’Cultural History of Youth in Antiquity’ amplifies unheard voices

A new volume edited by Professor of Ancient History at The University of Manchester Christian Laes gives a voice to young people who do not ordinarily feature widely in the history books.

A Cultural History of Youth in Antiquity , published by Bloomsbury, belongs to a series on the history of youth.

Young women, sub-elite young people and cultures that are often overlooked in history books are given a platform, and it is the first book volume ever to examine congenital, intellectual disability in the ancient world.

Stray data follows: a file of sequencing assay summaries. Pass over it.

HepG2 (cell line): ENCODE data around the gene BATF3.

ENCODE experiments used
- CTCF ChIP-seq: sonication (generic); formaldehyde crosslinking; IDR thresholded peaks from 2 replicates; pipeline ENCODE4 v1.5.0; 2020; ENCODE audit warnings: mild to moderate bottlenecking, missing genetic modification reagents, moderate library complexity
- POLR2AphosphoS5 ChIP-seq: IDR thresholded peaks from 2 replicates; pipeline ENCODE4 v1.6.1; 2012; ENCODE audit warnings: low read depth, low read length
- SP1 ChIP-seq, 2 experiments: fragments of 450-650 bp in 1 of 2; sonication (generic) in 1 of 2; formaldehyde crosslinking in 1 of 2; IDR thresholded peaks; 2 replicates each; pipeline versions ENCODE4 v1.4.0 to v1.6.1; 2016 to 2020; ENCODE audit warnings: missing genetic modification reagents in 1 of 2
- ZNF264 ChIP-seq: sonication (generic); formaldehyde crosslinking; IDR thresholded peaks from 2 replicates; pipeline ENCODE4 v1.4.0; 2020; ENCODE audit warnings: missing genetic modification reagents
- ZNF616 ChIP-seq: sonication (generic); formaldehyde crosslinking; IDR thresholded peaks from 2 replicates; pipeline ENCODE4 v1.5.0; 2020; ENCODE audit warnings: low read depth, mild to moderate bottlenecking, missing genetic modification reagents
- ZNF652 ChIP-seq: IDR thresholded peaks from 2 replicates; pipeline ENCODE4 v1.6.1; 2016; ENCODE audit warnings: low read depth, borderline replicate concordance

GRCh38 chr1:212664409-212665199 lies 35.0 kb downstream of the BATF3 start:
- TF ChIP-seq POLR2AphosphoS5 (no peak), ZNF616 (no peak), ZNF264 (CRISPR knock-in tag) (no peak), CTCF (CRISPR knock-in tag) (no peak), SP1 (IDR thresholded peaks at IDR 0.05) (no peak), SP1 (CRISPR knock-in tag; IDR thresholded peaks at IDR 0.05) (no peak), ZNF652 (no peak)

The contributions cover the ancient Near East, Egypt, the Graeco-Roman world, ancient China, the rabbinic tradition, Byzantium, the Islamic world and the Middle Ages in the Latin West.

"F or too long, the ancient world has been studied somewhat in isolation to other periods of history," said Laes. " The engaging and thought-provoking chapters combine careful textual analysis with attention to the material evidence and comparative perspectives, not the least those offered by disability history for recent periods in history. "